The economic diversification challenges faced were also captured by Dr Keith Jefferis in a research paper presented at a 27 - 28 August 2014 conference on “Are Diamonds there forever? –Prospects of Sustainable Development Model for Botswana” where he observed that mineral led economies are vulnerable to lack of diversification, with slow or even negative growth non-mining tradeables sectors such as agriculture and manufacturing due to lack of competitiveness.
Dr Jefferis said Botswana government had implemented a range of policies to counter such weaknesses, at both macro and micro economic levels. He observed that there was no single agreed interpretation of economic diversification. Often diversification is interpreted in terms of the structure of the GDP or production to which he posed the question of whether the Botswana GDP was dominated by a single sector or sectors or widely spread across a range of sectors.
Closely related to this is the composition of GDP growth – how much is this driven by a single sector. This approach to diversification is useful, but needs careful interpretation. As a mineral economy matures and the contribution of mining declines, an economy will inevitably become more diversified as the share of mining in GDP falls; similarly with the composition of the GDP growth.
Hence a focus on the composition of GDP, even if becoming les concentrated and more diversified, may not be a good indicator of more diversified growth, rather, simply an indicator of a mature, declining minerals sector.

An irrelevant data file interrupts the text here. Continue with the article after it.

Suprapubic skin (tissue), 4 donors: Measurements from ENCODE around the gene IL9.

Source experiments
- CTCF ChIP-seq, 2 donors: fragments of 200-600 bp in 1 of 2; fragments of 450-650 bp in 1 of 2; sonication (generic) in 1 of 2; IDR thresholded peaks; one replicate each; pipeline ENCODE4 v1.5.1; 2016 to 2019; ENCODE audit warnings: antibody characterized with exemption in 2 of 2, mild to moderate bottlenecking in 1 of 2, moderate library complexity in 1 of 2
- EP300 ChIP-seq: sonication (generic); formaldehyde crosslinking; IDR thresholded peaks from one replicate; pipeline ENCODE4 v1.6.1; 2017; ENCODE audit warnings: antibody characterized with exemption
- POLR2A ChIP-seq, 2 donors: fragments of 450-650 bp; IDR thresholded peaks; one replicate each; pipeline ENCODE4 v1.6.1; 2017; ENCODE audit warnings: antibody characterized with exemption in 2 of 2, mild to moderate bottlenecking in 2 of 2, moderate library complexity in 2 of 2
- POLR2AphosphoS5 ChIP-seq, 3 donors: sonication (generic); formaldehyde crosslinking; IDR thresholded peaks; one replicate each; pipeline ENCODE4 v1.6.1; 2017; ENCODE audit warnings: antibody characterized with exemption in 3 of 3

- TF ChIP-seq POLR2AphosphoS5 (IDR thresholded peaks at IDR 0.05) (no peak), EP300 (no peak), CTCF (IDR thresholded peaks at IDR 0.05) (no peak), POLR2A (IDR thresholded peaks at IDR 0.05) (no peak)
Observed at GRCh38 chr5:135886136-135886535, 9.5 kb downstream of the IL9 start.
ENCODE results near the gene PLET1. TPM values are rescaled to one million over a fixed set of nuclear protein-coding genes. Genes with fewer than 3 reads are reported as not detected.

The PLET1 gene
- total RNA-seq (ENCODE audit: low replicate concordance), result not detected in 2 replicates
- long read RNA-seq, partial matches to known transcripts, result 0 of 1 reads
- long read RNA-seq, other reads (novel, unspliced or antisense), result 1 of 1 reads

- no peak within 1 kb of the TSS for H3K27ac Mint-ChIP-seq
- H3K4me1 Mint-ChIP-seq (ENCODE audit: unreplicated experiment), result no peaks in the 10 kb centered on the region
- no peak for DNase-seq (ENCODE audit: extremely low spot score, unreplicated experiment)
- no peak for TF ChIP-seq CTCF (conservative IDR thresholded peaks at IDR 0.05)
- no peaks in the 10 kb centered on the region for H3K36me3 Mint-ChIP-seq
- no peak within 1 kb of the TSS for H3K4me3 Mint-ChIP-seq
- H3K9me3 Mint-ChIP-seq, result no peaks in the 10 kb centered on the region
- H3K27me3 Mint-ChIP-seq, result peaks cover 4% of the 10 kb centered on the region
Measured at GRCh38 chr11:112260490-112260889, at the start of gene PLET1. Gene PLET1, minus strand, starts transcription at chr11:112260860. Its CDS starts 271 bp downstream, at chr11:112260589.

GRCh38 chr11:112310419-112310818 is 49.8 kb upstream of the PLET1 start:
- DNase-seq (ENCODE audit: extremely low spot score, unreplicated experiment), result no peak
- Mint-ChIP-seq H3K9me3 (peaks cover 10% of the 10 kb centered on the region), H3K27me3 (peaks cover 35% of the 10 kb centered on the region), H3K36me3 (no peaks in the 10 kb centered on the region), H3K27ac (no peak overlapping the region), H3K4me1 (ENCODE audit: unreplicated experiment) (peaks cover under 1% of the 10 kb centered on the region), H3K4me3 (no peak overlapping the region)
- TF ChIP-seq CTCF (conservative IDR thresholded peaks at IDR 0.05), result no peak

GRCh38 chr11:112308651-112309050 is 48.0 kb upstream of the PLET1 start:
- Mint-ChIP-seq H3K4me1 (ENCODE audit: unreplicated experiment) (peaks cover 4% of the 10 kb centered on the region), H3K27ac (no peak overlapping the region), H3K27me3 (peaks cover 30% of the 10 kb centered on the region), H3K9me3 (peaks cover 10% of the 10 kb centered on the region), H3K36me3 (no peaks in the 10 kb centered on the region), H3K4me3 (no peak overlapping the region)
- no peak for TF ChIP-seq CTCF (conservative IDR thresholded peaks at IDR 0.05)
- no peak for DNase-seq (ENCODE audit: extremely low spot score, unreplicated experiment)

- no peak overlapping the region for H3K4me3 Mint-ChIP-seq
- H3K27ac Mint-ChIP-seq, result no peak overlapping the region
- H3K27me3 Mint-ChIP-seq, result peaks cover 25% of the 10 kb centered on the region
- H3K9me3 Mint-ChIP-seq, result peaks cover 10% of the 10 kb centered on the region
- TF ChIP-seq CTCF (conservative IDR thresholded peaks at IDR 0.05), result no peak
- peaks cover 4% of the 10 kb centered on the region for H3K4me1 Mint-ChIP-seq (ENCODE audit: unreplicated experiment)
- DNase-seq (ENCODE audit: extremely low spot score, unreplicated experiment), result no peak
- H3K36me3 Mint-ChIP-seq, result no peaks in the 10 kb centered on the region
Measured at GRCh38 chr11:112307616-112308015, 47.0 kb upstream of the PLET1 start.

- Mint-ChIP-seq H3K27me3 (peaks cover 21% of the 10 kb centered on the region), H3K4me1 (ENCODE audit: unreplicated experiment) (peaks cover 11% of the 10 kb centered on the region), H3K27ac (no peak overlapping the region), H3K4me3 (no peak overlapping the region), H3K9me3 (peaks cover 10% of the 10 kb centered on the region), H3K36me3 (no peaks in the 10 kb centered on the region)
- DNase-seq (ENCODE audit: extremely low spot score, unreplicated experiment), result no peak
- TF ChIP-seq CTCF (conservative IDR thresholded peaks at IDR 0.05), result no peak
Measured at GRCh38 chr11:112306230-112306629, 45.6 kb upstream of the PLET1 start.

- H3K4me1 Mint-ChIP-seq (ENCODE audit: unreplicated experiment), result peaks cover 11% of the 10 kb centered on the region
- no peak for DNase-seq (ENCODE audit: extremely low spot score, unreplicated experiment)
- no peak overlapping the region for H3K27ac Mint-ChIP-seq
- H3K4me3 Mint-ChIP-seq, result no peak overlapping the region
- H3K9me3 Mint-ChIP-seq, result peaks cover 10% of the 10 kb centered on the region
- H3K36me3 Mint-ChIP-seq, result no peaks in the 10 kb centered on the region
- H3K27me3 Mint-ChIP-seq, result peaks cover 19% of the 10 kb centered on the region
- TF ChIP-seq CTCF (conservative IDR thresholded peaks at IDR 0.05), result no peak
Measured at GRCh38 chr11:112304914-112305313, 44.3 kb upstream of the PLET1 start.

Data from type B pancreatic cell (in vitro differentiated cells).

In terms of economic diversification achievements, Dr Jefferis said GDP had become more diversified over the past 25 years and the peak time for lack of diversification was in 1988/89 when mining accounted for 51.5 percent of GDP. Since then the share of mining has progressively fallen, 22.4 percent in 2013.
Although the economy has become diversified since the late 1980s, and the share of mining has fallen, the non-mining sector is quite different now to what it was 40 years ago according to Dr Jefferis’ research paper.
In 1974/5, the agriculture and manufacturing sectors accounted for 45 percent of non-mining value added, but by 2013 this had fallen to 10 percent. The counterpart to this was that the share of services has risen sharply.
According Dr Jefferis, Botswana has also been successful in reducing its dependence on mining as the driver of growth – which corresponds to the reduction in its share of GDP. In the most recent decade (2004 -13) mining contributed negatively to growth, while the main driver has been services. So the sources of growth have perhaps become more diversified (certainly less dependent on mining); however, this has been associated with a gradual decline in a average growth rates, and a lack of export diversification, given that many services are non-tradeables.